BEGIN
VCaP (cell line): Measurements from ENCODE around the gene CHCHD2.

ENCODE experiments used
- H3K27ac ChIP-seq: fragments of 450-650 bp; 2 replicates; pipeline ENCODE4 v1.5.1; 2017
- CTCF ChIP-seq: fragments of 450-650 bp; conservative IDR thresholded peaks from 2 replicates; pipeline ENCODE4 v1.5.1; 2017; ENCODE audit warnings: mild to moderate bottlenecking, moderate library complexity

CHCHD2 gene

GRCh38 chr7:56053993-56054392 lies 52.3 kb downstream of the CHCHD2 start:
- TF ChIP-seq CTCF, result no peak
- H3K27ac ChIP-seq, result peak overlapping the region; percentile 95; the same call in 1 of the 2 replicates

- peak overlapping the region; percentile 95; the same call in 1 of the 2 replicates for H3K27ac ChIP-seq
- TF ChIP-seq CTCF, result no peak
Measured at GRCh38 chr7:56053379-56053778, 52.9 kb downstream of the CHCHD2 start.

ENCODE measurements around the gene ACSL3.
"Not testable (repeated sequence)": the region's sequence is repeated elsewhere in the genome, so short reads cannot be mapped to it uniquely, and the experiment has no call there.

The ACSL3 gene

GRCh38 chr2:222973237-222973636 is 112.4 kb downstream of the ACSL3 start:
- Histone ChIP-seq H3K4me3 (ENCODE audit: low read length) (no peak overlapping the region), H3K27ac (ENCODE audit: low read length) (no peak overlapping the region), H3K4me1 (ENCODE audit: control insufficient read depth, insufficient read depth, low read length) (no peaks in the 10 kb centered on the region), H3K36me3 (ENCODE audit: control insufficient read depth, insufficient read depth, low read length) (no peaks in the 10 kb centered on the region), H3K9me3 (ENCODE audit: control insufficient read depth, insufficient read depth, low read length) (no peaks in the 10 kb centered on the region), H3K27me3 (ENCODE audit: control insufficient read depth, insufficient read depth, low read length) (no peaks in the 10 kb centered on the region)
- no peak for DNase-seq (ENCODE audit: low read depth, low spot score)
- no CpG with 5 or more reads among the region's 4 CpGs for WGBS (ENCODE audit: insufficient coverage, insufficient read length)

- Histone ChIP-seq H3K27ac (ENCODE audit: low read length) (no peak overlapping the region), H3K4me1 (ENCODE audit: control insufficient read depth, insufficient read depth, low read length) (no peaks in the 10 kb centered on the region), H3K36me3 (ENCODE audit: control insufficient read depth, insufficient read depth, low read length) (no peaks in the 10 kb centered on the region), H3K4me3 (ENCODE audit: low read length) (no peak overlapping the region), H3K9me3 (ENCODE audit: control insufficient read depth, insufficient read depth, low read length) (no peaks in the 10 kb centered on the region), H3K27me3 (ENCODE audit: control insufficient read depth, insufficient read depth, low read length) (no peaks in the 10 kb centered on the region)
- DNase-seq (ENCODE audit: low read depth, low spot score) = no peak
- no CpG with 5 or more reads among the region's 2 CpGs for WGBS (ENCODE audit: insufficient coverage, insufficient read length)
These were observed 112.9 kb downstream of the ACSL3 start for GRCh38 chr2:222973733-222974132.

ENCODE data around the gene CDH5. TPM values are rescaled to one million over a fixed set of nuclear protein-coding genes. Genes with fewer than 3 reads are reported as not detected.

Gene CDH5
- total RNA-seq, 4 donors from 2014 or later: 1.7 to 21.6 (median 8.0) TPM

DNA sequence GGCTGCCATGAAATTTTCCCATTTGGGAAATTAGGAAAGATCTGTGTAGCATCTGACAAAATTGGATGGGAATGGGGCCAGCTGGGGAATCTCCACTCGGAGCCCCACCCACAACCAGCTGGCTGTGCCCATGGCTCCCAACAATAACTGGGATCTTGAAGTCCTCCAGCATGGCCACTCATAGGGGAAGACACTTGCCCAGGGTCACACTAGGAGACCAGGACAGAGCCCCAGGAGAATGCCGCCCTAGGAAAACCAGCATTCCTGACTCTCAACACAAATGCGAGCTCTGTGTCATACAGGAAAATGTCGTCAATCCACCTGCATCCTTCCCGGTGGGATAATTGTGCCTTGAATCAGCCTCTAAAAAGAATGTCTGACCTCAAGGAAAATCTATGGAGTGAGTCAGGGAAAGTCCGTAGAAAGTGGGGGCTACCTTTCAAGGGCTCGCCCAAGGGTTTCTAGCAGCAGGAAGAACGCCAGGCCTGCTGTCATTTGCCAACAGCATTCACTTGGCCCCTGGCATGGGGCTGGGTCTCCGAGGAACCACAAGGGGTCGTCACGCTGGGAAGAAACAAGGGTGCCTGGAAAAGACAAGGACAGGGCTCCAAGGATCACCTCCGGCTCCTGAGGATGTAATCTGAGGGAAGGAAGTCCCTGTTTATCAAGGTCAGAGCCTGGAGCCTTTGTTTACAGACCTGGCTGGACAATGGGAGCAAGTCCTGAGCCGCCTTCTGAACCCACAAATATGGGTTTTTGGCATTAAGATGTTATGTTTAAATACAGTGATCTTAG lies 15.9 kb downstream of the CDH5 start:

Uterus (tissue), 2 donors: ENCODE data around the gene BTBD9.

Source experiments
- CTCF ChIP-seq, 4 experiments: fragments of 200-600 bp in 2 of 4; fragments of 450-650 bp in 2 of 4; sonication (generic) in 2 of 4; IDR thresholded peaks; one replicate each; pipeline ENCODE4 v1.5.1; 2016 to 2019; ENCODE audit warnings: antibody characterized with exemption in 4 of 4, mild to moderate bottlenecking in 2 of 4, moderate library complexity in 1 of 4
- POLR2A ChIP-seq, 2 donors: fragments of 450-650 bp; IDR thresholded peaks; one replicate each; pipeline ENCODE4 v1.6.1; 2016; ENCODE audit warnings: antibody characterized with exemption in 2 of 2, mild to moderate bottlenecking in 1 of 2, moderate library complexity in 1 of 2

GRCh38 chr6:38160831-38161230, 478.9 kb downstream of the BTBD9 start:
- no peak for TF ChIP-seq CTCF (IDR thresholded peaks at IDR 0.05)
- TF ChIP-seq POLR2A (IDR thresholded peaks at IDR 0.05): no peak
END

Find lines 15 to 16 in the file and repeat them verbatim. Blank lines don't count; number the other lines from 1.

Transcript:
GRCh38 chr2:222973237-222973636 is 112.4 kb downstream of the ACSL3 start:
- Histone ChIP-seq H3K4me3 (ENCODE audit: low read length) (no peak overlapping the region), H3K27ac (ENCODE audit: low read length) (no peak overlapping the region), H3K4me1 (ENCODE audit: control insufficient read depth, insufficient read depth, low read length) (no peaks in the 10 kb centered on the region), H3K36me3 (ENCODE audit: control insufficient read depth, insufficient read depth, low read length) (no peaks in the 10 kb centered on the region), H3K9me3 (ENCODE audit: control insufficient read depth, insufficient read depth, low read length) (no peaks in the 10 kb centered on the region), H3K27me3 (ENCODE audit: control insufficient read depth, insufficient read depth, low read length) (no peaks in the 10 kb centered on the region)